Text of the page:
Systematic reviews of telephone and SMS reminders find that they significantly improve attendance to health care providers, with SMS reminders being as effective as phone call reminders and postal reminders (Car et al. 2012; Hasvold, 2011). More broadly, the evidence indicates that SMS messages can change behaviour when aimed at short-term behavioural outcomes (Fjeldsoe et al. 2009). However, the UK Behavioural Insights Team (BIT) has found that the content of the message is also very important.
Early trials have found that adding a person’s name to the a text message increases the likelihood that someone will pay a court fine (Behavioural Insights Team, 2012) and more recent trials have found that emphasizing the costs to the healthcare system can increase attendance rates (Hallsworth et al., in submission). Similarly, personable and personal messages increased attendance substantially (Kirkman et al., in submission). The trials run by the Behavioural Insights Team have also found that bland and impersonal text messages can have no impact on attendance whatsoever.
Text messages are currently used in some New South Wales (NSW) hospitals to encourage people to attend their outpatient appointments. However, these messages are not sent out as routine practice.
In this trial, a NSW hospital will trial the whether 8 text messages will increase the likelihood of people attending their outpatient appointments. Testing various text messages will allow us to further the science on persuasive messages and lead to cost savings for the hospital.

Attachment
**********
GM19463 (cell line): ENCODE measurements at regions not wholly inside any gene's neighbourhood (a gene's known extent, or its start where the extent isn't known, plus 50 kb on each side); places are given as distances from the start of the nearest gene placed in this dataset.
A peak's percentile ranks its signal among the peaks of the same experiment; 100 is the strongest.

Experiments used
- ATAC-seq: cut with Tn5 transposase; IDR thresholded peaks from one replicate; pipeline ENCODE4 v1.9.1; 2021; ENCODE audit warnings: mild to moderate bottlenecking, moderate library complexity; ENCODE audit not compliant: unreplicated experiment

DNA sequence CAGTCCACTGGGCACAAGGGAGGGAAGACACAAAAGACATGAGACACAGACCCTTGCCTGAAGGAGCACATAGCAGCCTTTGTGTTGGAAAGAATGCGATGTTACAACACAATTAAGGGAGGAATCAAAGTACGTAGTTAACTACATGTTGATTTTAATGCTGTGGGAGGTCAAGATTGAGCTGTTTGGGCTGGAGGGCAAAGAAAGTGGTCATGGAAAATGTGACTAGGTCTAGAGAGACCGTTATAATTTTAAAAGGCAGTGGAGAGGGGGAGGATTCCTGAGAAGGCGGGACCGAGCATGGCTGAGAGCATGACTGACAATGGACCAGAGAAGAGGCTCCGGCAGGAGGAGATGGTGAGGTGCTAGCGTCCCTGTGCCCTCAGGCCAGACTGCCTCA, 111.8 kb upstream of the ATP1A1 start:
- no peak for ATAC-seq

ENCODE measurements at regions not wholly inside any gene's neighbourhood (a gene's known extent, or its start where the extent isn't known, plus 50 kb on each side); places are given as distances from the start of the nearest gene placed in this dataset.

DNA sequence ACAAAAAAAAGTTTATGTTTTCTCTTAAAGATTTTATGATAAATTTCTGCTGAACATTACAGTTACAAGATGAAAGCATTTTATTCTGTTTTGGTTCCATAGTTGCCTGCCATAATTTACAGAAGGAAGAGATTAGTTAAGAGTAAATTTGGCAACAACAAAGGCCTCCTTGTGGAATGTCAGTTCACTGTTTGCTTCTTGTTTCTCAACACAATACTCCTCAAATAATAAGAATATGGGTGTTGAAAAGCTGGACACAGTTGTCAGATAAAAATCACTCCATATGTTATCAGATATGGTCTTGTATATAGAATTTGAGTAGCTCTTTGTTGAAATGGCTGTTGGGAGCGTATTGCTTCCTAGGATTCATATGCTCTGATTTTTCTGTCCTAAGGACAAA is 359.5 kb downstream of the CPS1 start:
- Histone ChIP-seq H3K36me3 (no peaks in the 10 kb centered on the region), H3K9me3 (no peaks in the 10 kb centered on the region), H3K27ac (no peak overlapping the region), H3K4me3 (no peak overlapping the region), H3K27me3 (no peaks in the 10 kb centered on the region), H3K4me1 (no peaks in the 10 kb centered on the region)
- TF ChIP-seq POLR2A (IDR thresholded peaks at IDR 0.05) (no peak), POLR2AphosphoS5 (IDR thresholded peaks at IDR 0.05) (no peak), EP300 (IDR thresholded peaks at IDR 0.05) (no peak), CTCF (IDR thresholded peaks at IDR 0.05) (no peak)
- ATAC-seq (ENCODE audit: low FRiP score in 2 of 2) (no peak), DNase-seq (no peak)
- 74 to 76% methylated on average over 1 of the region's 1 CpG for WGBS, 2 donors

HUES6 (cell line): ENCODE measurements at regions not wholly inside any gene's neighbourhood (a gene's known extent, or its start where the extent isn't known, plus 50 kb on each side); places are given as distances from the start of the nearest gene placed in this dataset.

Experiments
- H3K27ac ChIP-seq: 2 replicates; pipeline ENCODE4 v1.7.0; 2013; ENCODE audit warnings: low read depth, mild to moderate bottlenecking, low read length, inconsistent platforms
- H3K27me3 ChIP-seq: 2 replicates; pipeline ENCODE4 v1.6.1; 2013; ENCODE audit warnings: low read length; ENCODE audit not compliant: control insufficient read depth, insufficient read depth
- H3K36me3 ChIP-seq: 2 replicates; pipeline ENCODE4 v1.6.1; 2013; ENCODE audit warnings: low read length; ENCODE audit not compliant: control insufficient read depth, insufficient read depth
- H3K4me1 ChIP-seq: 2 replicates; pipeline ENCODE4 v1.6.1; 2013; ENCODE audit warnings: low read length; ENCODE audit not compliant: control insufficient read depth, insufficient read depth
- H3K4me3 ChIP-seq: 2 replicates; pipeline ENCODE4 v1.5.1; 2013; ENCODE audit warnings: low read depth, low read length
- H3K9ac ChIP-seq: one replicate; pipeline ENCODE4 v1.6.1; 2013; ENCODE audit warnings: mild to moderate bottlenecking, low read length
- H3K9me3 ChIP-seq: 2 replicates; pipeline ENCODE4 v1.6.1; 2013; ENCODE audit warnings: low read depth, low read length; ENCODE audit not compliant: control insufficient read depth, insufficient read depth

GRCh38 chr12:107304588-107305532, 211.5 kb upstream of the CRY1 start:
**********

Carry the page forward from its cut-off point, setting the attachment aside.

The content of these messages shall focus on: lost revenue to the hospital, lost revenue to other patients, revenue gains to the hospital, revenue gains to patients, aggregated losses to the hospital, a notice that people are free not to attend but they should cancel in advance or that their failure to turn up shall be recorded.
These messages were chosen as they are based on prior work, namely Prospect theory (Kahneman & Tversky, 1979), meta analyses into the use of the phrase "But you are free" (Carpenter, 2013) and some unpublished work by the Behavioural Insights Team. These phrases all have theoretical underpinnings, but this study shall test whether or not these theoretical underpinnings translate into an applied policy setting.
Behavioural Insights Team (2012). Applying behavioural insights to reduce fraud, error and debt. Crown Copyright
Car, N. J., Christen, E. W., Hornbuckle, J. W., & Moore, G. A. (2012). Using a mobile phone Short Messaging Service (SMS) for irrigation scheduling in Australia–Farmers’ participation and utility evaluation. Computers and Electronics in Agriculture, 84, 132-143
Carpenter, C. J. (2013). A meta-analysis of the effectiveness of the “But you are free” compliance-gaining technique. Communication Studies, 64(1), 6-17.
Fjeldsoe, B. S., Marshall, A. L., & Miller, Y. D. (2009). Behavior change interventions delivered by mobile telephone short-message service. American journal of preventive medicine, 36(2), 165-173.
Hasvold, P. E., & Wootton, R. (2011). Use of telephone and SMS reminders to improve attendance at hospital appointments: a systematic review. Journal of telemedicine and telecare, 17(7), 358-364.
Kahneman, D., & Tversky, A. (1979). Prospect theory: An analysis of decision under risk. Econometrica: Journal of the Econometric Society, 263-291.